You can read the rest of this review at All About Romance.

Unfit to Print by K.J. Charles (audiobook) – Narrated by Vikas Adam

This title may be downloaded from Audible via Amazon

When crusading lawyer Vikram Pandey sets out in search of a missing youth, his investigations take him to Holywell Street, London’s most notorious address. He expects to find a disgraceful array of sordid bookshops. He doesn’t expect one of them to be run by the long-lost friend whose disappearance and presumed death he’s been mourning for 13 years.

Gil Lawless became a Holywell Street bookseller for his own reasons, and he’s damned if he’s going to apologize or listen to moralizing from anyone. Not even Vikram; not even if the once-beloved boy has grown into a man who makes his mouth water.

Now the upright lawyer and the illicit bookseller need to work together to track down the missing youth. And on the way, they may even learn if there’s more than just memory and old affection binding them together…

Rating: Narration – B+ : Content – A-

If you like the sound of an historical romance in which one of the principal characters makes his living by selling pornographic literature and the other is an uptight lawyer, then you need look no further. In Unfit to Print, K.J. Charles has crafted a romantic, witty and socially observant story in which two long-lost friends reunite to solve a mystery while they ponder morality and sexuality, and try to work out how – and even if – they can ever again be what they once were to each other.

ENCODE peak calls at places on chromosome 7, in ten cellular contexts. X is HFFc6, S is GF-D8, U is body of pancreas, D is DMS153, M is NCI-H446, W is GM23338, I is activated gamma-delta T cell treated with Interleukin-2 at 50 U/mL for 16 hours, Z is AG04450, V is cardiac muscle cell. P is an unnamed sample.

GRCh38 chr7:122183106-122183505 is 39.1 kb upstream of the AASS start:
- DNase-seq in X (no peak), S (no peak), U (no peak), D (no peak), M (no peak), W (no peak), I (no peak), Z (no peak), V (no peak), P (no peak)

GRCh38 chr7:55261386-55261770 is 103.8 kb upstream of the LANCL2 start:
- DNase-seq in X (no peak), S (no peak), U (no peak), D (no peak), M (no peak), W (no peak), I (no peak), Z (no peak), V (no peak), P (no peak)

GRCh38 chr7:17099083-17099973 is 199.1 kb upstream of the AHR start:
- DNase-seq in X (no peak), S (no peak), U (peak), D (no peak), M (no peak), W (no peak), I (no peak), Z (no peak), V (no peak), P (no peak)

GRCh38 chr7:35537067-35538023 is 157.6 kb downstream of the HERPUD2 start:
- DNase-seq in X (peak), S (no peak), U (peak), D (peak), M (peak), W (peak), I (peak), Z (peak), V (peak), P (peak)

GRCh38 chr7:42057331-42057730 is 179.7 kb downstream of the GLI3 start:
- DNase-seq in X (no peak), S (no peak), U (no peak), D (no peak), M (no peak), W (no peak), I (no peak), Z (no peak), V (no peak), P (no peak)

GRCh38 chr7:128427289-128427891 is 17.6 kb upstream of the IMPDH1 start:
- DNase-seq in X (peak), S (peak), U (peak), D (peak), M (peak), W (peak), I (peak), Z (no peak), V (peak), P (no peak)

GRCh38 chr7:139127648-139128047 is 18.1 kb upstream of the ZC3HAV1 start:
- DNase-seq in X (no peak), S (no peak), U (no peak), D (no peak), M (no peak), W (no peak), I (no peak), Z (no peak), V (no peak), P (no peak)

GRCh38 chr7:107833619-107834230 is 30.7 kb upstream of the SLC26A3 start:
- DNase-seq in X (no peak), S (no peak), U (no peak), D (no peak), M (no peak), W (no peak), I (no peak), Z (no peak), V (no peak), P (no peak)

Gilbert Lawless is surprised – to say the least – when he’s asked to attend his half-brother’s funeral. Matthew Laws was a complete git who wanted nothing to do with his illegitimate, half-breed mulatto brother and had sixteen-year-old Gil cast onto the streets before their father’s body was cold. Even more surprising is the discovery that the sanctimonious bastard had amassed a truly amazing amount of porn during his lifetime. Gil – who owns a small bookshop in Holywell Street (which was the centre of the pornography trade at this point in time) and both writes and sells erotic fiction – has never seen anything like it, which, considering his line of work, is saying something!

You can read the rest of this review at AudioGals.

Restless Spirits (Spirits #1) by Jordan L. Hawk (audiobook) – Narrated by Greg Tremblay

This title may be downloaded from Audible via Amazon

After losing the family fortune to a fraudulent psychic, inventor Henry Strauss is determined to bring the otherworld under control through the application of science. All he needs is a genuine haunting to prove his Electro-Séance will work.

A letter from wealthy industrialist Dominic Gladfield seems the answer to his prayers. Gladfield’s proposition: a contest pitting science against spiritualism, with a hefty prize for the winner. The contest takes Henry to Reyhome Castle, the site of a series of brutal murders decades earlier. There he meets his rival for the prize, the dangerously appealing Vincent Night. Vincent is handsome, charming…and determined to get Henry into bed. Henry can’t afford to fall for a spirit medium, let alone the competition. But nothing in the haunted mansion is quite as it seems, and soon winning the contest is the least of Henry’s concerns. For the evil stalking the halls of Reyhome Castle wants to claim not just Henry and Vincent’s lives but their very souls.

Rating: Narration – A+ : Content – B